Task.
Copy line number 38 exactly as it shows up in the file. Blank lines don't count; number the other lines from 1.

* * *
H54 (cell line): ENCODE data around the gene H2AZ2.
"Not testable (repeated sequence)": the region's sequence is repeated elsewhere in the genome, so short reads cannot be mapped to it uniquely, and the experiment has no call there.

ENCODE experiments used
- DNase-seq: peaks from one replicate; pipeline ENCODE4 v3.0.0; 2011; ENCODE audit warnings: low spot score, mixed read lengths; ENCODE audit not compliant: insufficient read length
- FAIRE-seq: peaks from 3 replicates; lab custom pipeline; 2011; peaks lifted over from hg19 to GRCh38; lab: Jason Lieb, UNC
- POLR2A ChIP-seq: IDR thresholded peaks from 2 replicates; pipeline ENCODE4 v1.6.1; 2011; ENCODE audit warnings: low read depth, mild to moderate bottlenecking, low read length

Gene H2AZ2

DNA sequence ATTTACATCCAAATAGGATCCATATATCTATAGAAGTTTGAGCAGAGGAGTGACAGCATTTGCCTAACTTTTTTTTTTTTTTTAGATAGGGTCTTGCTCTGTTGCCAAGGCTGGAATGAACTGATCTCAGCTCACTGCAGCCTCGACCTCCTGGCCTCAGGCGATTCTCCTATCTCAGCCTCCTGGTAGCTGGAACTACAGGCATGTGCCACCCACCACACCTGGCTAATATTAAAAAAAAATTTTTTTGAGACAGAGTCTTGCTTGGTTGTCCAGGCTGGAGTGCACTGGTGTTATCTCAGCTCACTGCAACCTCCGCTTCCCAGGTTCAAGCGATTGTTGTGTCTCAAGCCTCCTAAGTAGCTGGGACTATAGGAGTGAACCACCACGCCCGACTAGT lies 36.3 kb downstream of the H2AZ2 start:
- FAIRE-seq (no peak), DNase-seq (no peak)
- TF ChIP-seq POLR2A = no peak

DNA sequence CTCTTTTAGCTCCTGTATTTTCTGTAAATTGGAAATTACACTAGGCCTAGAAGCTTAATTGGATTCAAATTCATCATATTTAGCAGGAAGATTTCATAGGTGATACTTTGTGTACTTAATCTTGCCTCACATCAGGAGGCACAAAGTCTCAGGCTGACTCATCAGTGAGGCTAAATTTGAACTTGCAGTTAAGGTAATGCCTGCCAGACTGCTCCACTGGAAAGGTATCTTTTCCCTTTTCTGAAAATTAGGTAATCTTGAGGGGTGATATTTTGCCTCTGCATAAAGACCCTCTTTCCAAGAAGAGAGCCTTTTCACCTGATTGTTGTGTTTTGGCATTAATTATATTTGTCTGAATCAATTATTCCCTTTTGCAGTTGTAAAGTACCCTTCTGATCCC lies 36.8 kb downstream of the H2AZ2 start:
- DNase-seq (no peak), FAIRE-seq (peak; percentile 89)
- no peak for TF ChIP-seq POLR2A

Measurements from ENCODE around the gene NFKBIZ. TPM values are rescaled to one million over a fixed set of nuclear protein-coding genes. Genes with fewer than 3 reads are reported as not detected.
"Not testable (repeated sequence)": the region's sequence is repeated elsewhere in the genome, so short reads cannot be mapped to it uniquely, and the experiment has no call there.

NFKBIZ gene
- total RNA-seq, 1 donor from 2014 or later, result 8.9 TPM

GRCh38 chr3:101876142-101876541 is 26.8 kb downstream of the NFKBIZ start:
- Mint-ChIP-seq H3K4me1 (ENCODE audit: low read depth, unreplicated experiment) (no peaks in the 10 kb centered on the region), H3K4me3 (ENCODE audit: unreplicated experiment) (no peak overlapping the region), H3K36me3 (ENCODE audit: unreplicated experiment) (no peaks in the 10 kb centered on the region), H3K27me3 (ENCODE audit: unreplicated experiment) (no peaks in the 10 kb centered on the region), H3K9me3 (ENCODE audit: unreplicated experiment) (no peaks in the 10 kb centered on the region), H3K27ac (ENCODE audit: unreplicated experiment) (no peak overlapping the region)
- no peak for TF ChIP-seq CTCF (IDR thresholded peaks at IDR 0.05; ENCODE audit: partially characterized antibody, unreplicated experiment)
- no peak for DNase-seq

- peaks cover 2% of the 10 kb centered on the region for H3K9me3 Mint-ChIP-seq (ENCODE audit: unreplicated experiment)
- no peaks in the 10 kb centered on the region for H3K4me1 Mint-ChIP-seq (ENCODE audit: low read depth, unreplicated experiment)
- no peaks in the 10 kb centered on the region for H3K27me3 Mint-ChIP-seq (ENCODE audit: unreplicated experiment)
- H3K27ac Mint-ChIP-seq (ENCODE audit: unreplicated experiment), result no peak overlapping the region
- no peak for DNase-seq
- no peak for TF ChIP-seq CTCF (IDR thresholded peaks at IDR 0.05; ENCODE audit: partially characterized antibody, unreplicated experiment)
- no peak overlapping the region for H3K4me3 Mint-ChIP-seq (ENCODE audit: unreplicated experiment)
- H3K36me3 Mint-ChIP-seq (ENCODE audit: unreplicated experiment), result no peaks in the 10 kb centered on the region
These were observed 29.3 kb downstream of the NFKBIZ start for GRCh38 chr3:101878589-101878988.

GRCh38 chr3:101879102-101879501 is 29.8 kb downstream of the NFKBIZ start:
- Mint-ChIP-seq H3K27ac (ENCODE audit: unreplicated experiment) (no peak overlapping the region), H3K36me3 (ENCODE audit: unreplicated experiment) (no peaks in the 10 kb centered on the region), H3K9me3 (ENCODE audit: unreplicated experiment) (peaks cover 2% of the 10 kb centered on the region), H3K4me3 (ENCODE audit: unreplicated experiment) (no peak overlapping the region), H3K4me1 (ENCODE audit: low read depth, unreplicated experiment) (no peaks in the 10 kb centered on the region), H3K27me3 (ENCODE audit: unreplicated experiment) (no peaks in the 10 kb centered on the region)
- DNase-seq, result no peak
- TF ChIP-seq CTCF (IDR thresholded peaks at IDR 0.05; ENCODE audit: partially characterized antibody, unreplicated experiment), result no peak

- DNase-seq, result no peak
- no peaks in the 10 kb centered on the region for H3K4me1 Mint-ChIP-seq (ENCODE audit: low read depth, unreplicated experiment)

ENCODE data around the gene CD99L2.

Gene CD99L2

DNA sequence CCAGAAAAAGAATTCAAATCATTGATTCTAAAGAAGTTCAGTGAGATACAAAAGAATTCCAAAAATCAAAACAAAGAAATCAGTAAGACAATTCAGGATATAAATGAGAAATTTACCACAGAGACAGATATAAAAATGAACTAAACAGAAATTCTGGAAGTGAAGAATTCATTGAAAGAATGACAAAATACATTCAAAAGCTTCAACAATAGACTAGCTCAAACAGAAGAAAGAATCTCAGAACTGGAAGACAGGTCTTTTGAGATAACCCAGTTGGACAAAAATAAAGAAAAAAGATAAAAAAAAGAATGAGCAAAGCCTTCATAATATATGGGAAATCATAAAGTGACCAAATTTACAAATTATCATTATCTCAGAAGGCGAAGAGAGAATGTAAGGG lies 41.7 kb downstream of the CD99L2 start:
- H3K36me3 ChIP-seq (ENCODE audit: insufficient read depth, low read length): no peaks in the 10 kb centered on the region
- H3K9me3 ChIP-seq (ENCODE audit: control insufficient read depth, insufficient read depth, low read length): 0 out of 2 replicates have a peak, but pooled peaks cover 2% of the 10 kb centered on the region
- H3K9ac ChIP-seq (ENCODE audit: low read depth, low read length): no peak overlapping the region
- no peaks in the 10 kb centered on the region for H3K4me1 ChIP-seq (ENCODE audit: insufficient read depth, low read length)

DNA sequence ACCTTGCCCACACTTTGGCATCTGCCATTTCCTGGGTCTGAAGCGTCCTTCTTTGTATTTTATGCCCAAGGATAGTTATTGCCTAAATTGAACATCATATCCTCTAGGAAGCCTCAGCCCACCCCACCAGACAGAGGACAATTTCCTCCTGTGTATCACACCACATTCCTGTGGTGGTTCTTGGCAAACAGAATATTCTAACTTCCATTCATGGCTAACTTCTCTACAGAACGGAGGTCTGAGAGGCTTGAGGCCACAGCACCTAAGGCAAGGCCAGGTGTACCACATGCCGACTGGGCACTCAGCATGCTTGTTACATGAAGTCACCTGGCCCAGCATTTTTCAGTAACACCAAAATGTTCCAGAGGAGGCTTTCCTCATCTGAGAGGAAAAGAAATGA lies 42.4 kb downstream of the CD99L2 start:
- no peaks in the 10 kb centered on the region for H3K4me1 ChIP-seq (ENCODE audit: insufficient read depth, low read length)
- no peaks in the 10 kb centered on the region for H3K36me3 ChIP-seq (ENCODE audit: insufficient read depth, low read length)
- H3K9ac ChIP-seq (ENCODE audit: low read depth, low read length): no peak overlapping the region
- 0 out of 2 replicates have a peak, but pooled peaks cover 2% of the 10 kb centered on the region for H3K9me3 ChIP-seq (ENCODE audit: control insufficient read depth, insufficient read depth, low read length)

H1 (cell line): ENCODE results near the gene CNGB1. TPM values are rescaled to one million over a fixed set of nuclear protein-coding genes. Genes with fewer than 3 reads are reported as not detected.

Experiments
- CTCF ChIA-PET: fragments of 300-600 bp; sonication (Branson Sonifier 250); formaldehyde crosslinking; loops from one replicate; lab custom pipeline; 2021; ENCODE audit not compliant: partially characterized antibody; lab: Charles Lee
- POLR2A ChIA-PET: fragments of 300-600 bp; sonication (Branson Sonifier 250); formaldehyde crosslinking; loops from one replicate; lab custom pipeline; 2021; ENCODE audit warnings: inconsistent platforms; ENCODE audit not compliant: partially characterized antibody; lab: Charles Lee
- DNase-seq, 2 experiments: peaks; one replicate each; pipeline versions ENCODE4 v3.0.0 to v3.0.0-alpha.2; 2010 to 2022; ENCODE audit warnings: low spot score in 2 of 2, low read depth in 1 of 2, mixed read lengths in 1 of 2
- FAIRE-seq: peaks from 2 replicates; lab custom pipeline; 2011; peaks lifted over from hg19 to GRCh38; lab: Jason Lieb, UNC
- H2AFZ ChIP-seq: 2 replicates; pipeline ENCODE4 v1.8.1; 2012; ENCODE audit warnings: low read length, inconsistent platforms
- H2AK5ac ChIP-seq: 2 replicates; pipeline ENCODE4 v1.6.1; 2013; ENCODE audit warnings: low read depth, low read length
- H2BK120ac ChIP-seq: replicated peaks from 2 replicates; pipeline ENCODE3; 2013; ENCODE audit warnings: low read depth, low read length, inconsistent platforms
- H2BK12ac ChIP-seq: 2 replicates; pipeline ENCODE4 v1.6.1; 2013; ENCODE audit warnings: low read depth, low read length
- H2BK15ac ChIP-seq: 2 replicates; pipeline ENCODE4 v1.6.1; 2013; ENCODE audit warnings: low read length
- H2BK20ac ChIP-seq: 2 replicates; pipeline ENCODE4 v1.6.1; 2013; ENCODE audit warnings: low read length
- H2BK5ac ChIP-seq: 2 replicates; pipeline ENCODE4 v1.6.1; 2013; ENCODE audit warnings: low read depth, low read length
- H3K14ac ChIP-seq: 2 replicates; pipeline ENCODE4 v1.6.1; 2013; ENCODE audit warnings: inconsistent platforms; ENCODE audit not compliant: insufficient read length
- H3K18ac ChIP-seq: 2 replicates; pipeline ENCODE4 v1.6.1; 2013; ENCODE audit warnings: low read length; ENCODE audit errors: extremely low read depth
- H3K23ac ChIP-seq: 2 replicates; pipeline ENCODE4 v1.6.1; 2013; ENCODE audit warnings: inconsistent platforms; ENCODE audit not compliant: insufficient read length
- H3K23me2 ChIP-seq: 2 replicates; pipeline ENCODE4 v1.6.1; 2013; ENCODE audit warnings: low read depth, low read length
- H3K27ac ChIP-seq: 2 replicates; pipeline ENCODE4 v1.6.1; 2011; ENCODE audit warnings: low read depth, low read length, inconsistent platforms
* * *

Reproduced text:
Gene CD99L2